This week we have some hot hot hot drops from JOSPT who pumped out the 2021 revision to “Interventions for the Management of Acute and Chronic Low Back Pain”. Ryan Seacrest is expecting it to be on the Top 40 by the end of the week. If that’s not your jam, we’re also talking how the internet is wrong about your knees. Our King Crab supporters got two more articles this week, one on fear of motion after acute MI (and what to do about it) and another on how to be more reflective as a therapist. Become a supporter here:
Also this week, maybe give PT Crab a drop in your favorite Facebook group? Any shares help us grow and it’s the only way we do, so give it a thought and then a copy and paste. This issue is available online at PTCrab.org/issue-67-blue. Thanks!
Let’s dive in!
The Internet is Wrong About Your Knees
The Gist - We’re all pretty sure the internet can be a great place and that it can be terrible. If you’ve got PFP pain, it’s closer to the terrible side of that scale. PFP pain affects one in four young adults, but 41% of them don’t see a physician for it. Many of them see Dr. Google and his treatment methods are a bit outdated. Researchers evaluated the first two pages of Google and Bing (don’t laugh! Bing gets 500 million visitors per month, jsyk) for the terms knee cap pain and patellofemoral pain and came up with 40 unique URLs to assess. Here’s the roundup:
- 43% didn’t provide sources
- 38% didn’t provide authorship
- 50% didn’t provide funding
- 45% were created to advertise products and services.
- 20% were wrong about what PFP pain was
- 22% recommended knee surgery.
It’s an ugly playing field out there. But good to know about if you’re hitting resistance to your treatments. 22% of people might think they need surgery to treat their PFP pain. Yikes.
Tell Me More - I know that things like authorship and sources seem less important than accuracy (and they are, a little) but they’re essential to helping make sure good information rises to the top. Only 15% of websites gave information about appropriate interventions according to current CPGs. 15%! The information out there was so bad that researchers put sites without information into the good column, since at least they weren’t harmful. That’s what we’re up against. But it’s not unbeatable.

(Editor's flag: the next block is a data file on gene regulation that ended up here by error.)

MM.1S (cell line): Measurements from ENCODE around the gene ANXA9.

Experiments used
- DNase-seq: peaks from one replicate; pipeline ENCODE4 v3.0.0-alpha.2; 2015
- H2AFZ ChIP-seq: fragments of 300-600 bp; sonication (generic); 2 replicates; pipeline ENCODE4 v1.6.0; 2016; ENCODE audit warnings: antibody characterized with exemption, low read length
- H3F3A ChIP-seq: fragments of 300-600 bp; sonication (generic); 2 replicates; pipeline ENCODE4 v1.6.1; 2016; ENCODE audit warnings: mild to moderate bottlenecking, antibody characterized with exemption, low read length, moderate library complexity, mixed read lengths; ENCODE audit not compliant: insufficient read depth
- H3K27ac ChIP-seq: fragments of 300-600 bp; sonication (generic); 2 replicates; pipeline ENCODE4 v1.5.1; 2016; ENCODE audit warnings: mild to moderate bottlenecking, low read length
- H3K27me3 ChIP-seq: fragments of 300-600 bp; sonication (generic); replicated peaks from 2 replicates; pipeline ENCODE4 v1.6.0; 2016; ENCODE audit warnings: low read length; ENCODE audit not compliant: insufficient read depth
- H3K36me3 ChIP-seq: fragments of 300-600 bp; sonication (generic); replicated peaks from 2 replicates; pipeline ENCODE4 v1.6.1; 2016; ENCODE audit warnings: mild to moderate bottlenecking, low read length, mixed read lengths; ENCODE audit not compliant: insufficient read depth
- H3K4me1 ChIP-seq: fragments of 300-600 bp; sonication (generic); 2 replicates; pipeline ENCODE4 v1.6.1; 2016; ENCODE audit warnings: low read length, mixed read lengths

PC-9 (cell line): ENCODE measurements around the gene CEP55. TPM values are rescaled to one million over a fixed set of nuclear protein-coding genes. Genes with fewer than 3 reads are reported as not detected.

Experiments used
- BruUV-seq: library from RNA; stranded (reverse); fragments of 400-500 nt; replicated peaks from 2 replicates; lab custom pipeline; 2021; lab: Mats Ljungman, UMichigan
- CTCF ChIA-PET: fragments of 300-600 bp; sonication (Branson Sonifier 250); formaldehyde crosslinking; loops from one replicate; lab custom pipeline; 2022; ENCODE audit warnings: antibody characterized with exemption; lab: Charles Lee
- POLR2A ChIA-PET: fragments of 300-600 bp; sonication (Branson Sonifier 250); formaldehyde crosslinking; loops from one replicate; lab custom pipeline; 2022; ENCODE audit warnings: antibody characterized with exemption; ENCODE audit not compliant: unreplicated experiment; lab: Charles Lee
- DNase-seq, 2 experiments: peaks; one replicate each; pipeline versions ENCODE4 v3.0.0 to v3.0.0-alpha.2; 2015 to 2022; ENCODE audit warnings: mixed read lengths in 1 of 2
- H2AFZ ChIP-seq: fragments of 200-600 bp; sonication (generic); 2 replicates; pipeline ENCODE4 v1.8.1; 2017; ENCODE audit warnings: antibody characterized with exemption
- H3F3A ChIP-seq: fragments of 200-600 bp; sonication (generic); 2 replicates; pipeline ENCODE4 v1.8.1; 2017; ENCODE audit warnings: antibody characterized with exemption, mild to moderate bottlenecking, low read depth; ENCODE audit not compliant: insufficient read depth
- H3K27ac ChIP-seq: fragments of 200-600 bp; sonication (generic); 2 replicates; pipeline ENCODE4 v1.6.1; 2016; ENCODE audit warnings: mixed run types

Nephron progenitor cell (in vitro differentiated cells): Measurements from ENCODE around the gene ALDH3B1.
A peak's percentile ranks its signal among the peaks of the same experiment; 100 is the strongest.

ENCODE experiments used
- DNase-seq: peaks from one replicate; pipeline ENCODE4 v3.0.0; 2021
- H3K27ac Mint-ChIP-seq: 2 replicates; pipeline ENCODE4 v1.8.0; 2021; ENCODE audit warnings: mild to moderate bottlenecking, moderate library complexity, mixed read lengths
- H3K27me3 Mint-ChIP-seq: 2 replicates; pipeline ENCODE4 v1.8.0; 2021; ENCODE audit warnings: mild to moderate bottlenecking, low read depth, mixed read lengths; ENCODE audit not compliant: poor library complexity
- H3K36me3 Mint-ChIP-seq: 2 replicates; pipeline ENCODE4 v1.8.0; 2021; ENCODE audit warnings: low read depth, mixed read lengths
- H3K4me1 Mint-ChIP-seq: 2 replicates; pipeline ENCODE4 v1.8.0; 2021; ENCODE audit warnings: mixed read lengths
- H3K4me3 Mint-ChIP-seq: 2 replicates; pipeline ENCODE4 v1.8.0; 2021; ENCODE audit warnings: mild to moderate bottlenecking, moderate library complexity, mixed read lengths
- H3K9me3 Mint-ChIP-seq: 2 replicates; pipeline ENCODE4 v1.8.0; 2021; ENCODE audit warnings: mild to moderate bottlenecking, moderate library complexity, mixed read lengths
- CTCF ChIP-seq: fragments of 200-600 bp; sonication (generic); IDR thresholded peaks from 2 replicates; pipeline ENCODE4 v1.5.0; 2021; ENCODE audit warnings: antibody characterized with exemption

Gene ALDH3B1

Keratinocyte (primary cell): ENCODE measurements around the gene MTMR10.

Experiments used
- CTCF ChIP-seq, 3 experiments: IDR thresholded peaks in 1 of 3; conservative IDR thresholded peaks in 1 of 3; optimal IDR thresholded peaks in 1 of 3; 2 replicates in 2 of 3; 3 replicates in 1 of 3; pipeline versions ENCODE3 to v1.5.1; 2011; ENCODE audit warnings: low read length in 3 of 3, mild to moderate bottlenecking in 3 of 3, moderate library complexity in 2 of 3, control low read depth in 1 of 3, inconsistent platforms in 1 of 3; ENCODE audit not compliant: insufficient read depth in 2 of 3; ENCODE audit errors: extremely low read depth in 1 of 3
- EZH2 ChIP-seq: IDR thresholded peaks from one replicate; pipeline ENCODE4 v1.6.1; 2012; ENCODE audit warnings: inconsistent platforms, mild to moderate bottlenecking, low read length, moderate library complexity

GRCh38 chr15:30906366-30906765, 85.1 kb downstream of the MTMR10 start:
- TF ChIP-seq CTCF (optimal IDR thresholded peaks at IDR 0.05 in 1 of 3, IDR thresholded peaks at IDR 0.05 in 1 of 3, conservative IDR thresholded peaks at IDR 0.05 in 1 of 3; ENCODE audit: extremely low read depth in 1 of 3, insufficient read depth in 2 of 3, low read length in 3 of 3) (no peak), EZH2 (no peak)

You can do something about it as a PT in a few ways, but one is as simple as finding a PT YouTuber you like and liking / subscribing to their videos. Things like this help them rise up in search, getting more accurate information in front of people. Additionally, the Netherlands recently found that a nationwide, evidence-based health website dropped healthcare usage by 12%. Wow! Lobbying for or working on something like that could be huge. Lastly, the APTA does a lot of this information sharing work and your membership helps pay for it, so consider that when renewal comes around.
Here’s that paper. Right here.
It’s here! It’s here! The New LBP CPGs!
The Gist - JOSPT just dropped the revised “Interventions for the management of acute and chronic low back pain” CPGs and they’re hot hot hot. They’ve made a storm on Twitter and theFacebook and are really in the PT news. I’m not going to go into all of them here because you really should look at them yourself (they are open access, like all CPGs even though the APTA pretends to paywall them, jsyk) and print the first few pages until you’re totally in touch with the recommendations. I will grab a few bits from the summary just to show you the heat we’re dealing with here.
Exercise for Acute Low Back Pain
C Grade - Physical therapists can use exercise training interventions, including specific trunk muscle activation, for patients with acute low back pain (LBP).
Exercise for Chronic Low Back Pain
A Grade - Physical therapists should use exercise training interventions, including trunk muscle strengthening and endurance, multimodal exercise interventions, specific trunk muscle activation exercise, aerobic exercise, aquatic exercise, and general exercise, for patients with chronic LBP.
B Grade - Physical therapists may provide movement control exercise or trunk mobility exercise for patients with chronic LBP.
Manual and Other Directed Therapies for Acute Low Back Pain
A Grade - Physical therapists should use thrust or nonthrust joint mobilization to reduce pain and disability in patients with acute LBP.
And on and on. The CPGs get into education strategies, classification systems, other manual therapies, and more. Definitely give them a look-see if just to complain about them. Any little helps!
The full PDF download is available here: Grab the hottest hit of the Fall right here.
And that’s our week! Definitely check out the CPGs, especially if you need something new to rant on twitter about. They’re definitely the “in” thing. Also, if you know a good website for teaching about PFP, lmk! I’d love to share it with our readership. As ever, please do consider becoming a supporter (here) and do please share PT Crab with colleagues. You guys are how we grow.